Taisho era silk hitoe kimono with flying manji
Gorgeous Taisho era hitoe (unlined summer weight) silk kimono in a beautiful blue with white flying manji.
This super cool kimono is just right for a hot summer day’s wear. For very casual wear you could combine this with a ro (very light) juban and a soft unlined obi, or wear it as a super light robe round your home..
• Hitoe: Literally “one layer”. Hitoe used as a noun is a name for the unlined silk summer kimono. As an adjective, hitoe is used to describe a single-layered garment
• Manji: Also called mangi and saaya, buddhist cross in the form of a swastika that stands for good fortune, luck and well being, a symbol of plurality, eternity, abundance, prosperity and long life. It also signifes Buddha’s footprints and the Buddha’s heart. The swastika is said to contain the whole mind of the Buddha and can often be found imprinted on the chest, feet or palms of Buddha images. It is also the first of the 65 auspicious symbols on the footprint of the Buddha. It is often used to mark the beginning of Buddhist texts.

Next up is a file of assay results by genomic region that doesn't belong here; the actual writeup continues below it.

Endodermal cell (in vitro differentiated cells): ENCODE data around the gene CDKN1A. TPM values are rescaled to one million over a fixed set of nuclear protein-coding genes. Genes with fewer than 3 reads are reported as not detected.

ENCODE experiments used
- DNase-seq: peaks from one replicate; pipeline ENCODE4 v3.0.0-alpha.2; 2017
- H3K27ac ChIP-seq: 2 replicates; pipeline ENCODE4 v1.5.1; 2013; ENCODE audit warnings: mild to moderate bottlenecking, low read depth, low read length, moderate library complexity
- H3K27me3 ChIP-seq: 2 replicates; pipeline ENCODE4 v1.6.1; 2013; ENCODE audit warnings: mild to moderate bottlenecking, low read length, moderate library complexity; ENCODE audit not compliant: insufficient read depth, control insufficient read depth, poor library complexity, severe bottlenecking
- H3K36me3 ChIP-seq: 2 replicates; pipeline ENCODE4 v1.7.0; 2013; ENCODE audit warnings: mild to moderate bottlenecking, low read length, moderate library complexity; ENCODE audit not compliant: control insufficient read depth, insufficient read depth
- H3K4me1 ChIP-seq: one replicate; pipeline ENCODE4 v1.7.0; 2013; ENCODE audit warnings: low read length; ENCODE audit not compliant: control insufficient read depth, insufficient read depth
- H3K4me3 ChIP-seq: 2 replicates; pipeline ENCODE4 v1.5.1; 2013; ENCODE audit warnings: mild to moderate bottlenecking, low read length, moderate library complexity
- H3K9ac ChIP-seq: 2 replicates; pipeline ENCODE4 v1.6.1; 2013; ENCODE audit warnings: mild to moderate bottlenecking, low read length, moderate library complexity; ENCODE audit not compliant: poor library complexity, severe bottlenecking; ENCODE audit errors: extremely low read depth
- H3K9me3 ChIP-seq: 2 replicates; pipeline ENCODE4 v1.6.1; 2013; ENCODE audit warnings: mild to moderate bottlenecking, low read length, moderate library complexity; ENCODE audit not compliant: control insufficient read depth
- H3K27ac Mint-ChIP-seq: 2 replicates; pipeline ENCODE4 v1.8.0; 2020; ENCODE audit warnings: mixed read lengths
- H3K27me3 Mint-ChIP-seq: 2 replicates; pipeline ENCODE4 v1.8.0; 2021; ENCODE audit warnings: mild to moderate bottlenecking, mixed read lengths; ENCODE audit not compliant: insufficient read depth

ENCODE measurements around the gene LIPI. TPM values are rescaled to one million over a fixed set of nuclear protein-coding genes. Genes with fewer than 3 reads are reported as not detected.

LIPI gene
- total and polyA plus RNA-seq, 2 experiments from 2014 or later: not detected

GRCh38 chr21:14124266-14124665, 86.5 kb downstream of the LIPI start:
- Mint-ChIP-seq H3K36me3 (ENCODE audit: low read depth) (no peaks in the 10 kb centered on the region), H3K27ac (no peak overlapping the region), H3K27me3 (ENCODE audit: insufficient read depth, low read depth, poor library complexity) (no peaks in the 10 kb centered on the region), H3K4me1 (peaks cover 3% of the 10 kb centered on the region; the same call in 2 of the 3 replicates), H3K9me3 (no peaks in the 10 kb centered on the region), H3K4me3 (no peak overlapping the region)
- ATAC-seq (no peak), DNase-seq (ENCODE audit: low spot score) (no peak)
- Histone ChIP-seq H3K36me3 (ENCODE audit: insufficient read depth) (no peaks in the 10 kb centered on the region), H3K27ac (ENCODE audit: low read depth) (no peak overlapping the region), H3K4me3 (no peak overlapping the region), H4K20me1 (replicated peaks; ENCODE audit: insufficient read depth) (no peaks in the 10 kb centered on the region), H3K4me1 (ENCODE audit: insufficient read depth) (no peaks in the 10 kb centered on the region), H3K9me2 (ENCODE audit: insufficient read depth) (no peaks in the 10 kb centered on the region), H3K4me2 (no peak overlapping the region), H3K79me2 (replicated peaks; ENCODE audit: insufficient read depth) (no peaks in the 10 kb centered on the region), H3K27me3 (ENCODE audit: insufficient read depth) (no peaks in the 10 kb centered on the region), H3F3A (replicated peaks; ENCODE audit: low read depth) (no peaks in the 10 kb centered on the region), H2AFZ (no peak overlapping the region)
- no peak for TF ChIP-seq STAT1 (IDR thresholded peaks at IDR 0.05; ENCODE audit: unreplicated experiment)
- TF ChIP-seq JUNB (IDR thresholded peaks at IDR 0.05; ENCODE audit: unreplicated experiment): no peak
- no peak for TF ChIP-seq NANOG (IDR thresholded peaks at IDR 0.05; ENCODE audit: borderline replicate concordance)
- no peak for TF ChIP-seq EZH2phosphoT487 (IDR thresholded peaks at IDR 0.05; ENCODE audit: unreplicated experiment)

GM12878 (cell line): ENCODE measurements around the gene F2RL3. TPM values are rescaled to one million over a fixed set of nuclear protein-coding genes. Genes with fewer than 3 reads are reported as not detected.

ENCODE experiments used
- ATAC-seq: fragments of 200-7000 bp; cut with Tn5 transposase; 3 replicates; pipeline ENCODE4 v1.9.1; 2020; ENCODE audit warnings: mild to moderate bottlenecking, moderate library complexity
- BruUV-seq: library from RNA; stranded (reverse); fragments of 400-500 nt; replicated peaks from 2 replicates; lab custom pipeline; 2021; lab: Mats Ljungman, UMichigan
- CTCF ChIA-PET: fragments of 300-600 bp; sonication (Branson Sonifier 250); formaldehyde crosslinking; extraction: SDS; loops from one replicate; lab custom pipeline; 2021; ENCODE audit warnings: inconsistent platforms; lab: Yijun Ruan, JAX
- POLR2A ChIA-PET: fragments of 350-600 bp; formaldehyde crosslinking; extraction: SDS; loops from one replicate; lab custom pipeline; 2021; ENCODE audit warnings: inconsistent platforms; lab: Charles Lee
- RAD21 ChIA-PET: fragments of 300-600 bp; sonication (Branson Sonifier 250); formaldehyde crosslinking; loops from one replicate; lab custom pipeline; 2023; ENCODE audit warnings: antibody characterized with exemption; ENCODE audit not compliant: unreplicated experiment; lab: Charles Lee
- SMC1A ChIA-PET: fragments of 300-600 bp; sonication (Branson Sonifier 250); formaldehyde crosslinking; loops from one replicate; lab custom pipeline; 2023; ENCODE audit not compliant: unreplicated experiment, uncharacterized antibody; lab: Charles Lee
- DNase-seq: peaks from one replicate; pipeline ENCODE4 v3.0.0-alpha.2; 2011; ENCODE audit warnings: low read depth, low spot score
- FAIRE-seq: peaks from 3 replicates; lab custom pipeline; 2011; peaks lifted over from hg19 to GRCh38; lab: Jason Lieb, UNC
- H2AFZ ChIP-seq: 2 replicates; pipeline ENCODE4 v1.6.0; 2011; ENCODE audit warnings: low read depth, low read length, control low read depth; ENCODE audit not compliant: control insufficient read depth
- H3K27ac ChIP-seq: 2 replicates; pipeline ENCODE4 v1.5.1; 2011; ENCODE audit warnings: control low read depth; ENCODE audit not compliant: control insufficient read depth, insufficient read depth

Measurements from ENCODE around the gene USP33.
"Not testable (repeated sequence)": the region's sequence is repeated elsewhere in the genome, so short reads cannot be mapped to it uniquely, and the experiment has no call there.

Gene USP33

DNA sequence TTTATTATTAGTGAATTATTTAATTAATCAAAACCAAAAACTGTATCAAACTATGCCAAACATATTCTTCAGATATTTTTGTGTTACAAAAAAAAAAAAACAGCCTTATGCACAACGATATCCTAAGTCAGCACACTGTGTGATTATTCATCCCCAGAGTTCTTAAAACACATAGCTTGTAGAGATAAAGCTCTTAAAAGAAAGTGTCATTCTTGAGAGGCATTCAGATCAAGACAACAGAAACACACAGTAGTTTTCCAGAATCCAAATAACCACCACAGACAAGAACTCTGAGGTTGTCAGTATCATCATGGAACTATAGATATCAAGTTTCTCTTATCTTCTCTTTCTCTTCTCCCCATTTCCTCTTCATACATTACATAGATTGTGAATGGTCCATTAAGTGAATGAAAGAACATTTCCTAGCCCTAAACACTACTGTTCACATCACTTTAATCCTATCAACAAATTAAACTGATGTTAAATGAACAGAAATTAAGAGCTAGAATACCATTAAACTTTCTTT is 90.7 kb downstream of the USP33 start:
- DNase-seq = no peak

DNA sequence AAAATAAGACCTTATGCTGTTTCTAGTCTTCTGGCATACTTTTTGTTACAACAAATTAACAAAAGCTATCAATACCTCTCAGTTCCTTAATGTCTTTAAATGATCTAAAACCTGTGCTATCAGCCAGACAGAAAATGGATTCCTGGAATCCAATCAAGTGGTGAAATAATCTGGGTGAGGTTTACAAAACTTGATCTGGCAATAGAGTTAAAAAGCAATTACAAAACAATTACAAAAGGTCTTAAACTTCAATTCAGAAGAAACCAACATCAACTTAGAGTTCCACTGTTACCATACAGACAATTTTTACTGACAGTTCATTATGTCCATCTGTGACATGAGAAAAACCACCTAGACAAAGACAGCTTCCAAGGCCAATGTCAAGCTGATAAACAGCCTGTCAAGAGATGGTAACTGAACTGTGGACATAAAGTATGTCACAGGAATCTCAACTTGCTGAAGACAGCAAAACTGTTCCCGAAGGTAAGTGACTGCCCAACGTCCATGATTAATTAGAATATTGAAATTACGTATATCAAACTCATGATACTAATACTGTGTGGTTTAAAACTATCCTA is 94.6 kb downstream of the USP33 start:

• Taisho Roman: Design characterised by the modern and romantic fashion mixed Japanese and European cultures in Taisho era.
The Taisho Era (1912-26), sandwiched between the boldly modernizing Meiji Era (1867-1912) and the militarist tide of early Showa (1926-1989), deserves more recognition than it gets.
Taisho is Japan’s Jazz Age. Can it be summed up in a phrase? It often is:ero-guro-nansensu — eroticism, grotesquerie, nonsense.
The term “Taisho Roman” refers to the cultural stylings of the Taisho Period of Japanese history (1912-1926), combined with the shortened form ‘romantic’. An appropriate English translation might be “romantic vintage”.
In terms of wafuku, Taisho Roman often begins with Taisho-era kimono, or kimono that have similar visual cues, such as bright colors and/or large, bold designs. The kimono is then heavily accessorized with elements of Western fashion from the 1920s, and occassionally touches of the 1910s or early 1930s.